Japan’s national security adviser met China’s top foreign policy official for talks they called a step toward improving ties strained by a territorial dispute and suspicions about Prime Minister Shinzo Abe’s efforts to shake off his country’s pacifist constraints.
The meeting between State Councilor Yang Jiechi and National Security Adviser Shotaro Yachi took place Thursday in Beijing, hours after Japan’s lower house of parliament approved bills to expand the role of the country’s military. Yang, China’s top diplomat, suggested the exchange could pave the way for similar talks in the future.
“This is a major move to enhance strategic communications of the two countries,” Yang told reporters. He said the countries decided to hold “high-level political dialogues” over questions that would have a “deep and comprehensive influence” on the relationship.
Yachi was also scheduled to meet Chinese Premier Li Keqiang -- the nation’s second-highest official -- on Friday, Kyodyo News reported.
The meetings add to evidence that China wants a thaw with its second-largest trading partner, following two meetings between Abe and President Xi Jinping since November. Ties deteriorated in 2012 when Japan’s purchase of three disputed East China Sea islands prompted riots in China targeting Japanese businesses. Abe compounded tensions by visiting a Tokyo shrine that honors some Class-A war criminals.
In late 2013, China announced an air defense zone over the disputed islands and started a campaign to criticize Abe’s plan to expand the reach of his military. Legislation that passed Thursday would codify Abe’s reinterpretation of the pacifist constitution and let its troops aid other nations under attack.
The strength of the improvement in China-Japan relations will be tested in August when Abe is expected to make a statement to mark the 70th anniversary of the end of World War II. China has repeatedly urged Japan to “learn” from history. Abe has said he stands by, but won’t repeat, past apologies.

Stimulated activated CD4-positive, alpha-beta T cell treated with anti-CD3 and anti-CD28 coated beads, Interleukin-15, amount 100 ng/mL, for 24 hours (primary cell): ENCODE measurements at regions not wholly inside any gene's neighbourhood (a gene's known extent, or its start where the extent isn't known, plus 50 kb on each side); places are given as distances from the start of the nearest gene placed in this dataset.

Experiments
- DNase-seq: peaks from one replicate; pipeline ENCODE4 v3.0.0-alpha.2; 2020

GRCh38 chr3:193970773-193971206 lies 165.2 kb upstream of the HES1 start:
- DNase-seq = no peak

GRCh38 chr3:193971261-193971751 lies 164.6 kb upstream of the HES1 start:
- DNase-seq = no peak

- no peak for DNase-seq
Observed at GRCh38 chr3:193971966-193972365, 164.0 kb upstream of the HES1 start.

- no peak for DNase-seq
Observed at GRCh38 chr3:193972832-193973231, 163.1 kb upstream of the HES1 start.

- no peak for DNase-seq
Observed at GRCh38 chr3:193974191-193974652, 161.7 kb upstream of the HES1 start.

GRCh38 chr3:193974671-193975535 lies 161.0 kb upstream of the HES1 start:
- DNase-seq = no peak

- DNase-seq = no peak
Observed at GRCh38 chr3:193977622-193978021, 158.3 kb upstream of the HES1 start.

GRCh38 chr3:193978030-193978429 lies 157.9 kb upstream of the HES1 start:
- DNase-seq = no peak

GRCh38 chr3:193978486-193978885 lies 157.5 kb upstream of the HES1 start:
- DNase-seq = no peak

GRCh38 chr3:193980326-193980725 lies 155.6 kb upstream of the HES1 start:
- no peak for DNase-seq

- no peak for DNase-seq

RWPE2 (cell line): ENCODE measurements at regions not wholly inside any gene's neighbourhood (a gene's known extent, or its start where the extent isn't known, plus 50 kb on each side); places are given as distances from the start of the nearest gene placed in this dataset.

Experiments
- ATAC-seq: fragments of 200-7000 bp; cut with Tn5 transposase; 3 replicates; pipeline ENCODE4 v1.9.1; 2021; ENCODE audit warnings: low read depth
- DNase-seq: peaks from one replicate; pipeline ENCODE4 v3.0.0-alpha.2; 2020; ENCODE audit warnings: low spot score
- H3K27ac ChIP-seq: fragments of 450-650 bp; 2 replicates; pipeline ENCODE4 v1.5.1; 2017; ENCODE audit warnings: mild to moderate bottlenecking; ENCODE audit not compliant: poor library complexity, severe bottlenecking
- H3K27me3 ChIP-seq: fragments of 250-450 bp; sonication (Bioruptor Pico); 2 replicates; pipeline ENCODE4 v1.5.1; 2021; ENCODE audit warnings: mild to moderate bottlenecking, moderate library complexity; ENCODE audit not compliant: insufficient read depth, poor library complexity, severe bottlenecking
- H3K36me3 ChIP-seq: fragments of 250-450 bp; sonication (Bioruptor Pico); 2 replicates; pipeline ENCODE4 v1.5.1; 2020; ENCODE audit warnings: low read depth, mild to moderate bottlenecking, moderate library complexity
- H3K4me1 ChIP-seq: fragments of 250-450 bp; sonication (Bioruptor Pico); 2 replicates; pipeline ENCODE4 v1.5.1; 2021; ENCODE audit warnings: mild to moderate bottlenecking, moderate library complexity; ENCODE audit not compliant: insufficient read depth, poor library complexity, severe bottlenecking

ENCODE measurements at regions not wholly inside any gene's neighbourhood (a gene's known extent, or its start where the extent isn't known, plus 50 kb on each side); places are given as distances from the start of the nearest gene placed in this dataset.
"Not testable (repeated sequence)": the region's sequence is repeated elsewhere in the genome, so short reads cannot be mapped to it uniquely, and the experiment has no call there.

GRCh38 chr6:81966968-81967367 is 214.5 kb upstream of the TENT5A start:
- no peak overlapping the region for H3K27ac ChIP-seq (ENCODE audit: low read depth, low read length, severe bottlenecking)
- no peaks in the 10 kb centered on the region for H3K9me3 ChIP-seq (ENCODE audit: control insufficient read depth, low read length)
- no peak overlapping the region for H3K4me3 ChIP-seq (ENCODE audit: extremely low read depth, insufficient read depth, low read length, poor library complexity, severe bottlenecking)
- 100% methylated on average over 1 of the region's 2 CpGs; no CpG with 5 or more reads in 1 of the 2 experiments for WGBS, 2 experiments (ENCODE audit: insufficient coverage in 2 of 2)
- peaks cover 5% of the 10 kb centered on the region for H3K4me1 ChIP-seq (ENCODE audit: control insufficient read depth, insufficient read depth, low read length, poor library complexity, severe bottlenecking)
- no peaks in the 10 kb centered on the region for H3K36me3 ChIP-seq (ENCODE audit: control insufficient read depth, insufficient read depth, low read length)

“Abe needs to cater to some sort of face-saving solution that grants Xi Jinping the chance to de-escalate without looking like backing down,” said Giulio Pugliese, an assistant professor at the University of Heidelberg’s Institute of Chinese Studies. “More surprises might be in the pipeline.”
Abe is considering a visit to China in September, the Asahi newspaper reported last week. The wording of Abe’s statement would probably be a precondition to any visit, said Zhu Jianrong, a professor at Toyo Gakuen University in Tokyo.
“An acceptable statement doesn’t mean including everything China wants,” Zhu said. “It’s not a question of 100 percent, but perhaps 60 or 70 percent.”
One unknown is how much the passage of the security bills will complicate Abe’s push for improved ties with China. Yang expressed concern about the bills, while China’s Defense Ministry said they “would have complex effects on the regional security environment,” according to a statement published by the state-run Global Times.
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Passage of the bills “could provide more ammunition to nationalism in both China and Japan, which could hurt the still fragile bilateral ties,” said Wang Xinsheng, a professor of history who specializes in Japan and East Asian politics at Peking University. “The new bills could also refresh neighbors’ memories of Japan’s wartime aggression and spark an arms race in the region.”
Abe has been courting Xi for months, even as he offered security support elsewhere in a region concerned about China’s military rise. Despite the meetings between Xi and Abe, China has so far refused a formal summit.
Warmer relations could provide space for more trade and investment. Trade between China and Japan slumped 6 percent to $343 billion in 2013 and stagnated last year.
A thaw could also reduce friction between China and the U.S., which is obliged to defend Japan in the event of a conflict. Greater communications could better coordinate a regional response to North Korea’s nuclear program.
“The bilateral relationship is improving,” Yachi said. “I highly praise this.”
— With assistance by David Tweed, Haixing Jin, and Ting Shi